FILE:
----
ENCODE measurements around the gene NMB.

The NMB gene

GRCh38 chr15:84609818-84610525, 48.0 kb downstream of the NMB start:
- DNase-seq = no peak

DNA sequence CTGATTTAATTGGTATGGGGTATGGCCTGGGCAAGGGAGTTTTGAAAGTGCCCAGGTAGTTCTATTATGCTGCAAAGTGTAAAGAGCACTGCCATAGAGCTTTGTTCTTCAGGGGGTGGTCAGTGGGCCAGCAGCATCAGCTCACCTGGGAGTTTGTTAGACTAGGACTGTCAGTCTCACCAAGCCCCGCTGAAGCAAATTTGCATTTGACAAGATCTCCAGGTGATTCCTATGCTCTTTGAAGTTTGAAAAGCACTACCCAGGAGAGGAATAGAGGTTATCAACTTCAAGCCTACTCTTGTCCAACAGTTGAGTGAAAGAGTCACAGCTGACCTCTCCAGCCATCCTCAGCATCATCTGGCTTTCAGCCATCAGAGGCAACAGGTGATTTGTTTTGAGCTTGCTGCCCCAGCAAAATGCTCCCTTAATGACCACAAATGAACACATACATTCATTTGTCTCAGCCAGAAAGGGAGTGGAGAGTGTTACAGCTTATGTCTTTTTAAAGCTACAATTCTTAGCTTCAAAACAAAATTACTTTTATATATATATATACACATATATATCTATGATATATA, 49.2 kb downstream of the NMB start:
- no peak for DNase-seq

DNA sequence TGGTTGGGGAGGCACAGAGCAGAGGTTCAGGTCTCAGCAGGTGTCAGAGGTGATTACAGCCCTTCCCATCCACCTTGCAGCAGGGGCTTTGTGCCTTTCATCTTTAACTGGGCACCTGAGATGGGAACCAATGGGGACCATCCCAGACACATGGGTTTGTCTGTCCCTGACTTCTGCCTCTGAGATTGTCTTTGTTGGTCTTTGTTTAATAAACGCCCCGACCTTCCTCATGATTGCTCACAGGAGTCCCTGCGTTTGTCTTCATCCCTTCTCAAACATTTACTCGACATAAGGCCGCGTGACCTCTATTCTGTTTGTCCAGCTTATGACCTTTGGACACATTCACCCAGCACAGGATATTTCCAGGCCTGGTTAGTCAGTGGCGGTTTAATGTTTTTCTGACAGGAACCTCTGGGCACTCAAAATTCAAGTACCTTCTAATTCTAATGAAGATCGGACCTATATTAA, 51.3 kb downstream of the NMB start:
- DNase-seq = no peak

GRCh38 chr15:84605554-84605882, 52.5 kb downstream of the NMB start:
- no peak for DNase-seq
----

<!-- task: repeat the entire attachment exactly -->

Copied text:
ENCODE measurements around the gene NMB.

The NMB gene

GRCh38 chr15:84609818-84610525, 48.0 kb downstream of the NMB start:
- DNase-seq = no peak

DNA sequence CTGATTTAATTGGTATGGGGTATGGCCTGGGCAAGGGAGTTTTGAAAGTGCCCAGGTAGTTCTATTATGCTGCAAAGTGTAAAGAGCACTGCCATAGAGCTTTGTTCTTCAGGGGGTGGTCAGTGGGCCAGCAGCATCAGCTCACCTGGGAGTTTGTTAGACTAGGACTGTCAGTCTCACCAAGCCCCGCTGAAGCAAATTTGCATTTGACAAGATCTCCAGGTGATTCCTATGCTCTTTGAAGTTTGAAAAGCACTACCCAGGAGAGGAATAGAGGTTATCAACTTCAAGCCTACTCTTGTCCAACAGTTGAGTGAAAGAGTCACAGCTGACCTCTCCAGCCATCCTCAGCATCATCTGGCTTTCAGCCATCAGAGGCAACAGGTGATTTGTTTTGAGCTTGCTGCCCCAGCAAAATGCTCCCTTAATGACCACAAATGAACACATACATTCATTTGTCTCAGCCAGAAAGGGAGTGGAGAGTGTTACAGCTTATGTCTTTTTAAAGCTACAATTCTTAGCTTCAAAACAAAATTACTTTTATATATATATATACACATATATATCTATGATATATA, 49.2 kb downstream of the NMB start:
- no peak for DNase-seq

DNA sequence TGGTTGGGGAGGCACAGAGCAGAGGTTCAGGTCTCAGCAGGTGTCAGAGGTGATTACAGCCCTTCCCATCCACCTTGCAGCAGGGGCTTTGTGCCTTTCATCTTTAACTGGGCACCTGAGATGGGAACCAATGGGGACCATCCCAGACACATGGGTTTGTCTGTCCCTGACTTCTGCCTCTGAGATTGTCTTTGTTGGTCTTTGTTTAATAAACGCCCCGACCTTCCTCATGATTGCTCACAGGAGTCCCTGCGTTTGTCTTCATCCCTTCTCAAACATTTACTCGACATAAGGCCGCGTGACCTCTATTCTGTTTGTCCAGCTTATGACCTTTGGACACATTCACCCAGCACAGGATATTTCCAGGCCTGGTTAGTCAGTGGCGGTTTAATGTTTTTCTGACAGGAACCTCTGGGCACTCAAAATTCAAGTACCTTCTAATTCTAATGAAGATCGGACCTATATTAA, 51.3 kb downstream of the NMB start:
- DNase-seq = no peak

GRCh38 chr15:84605554-84605882, 52.5 kb downstream of the NMB start:
- no peak for DNase-seq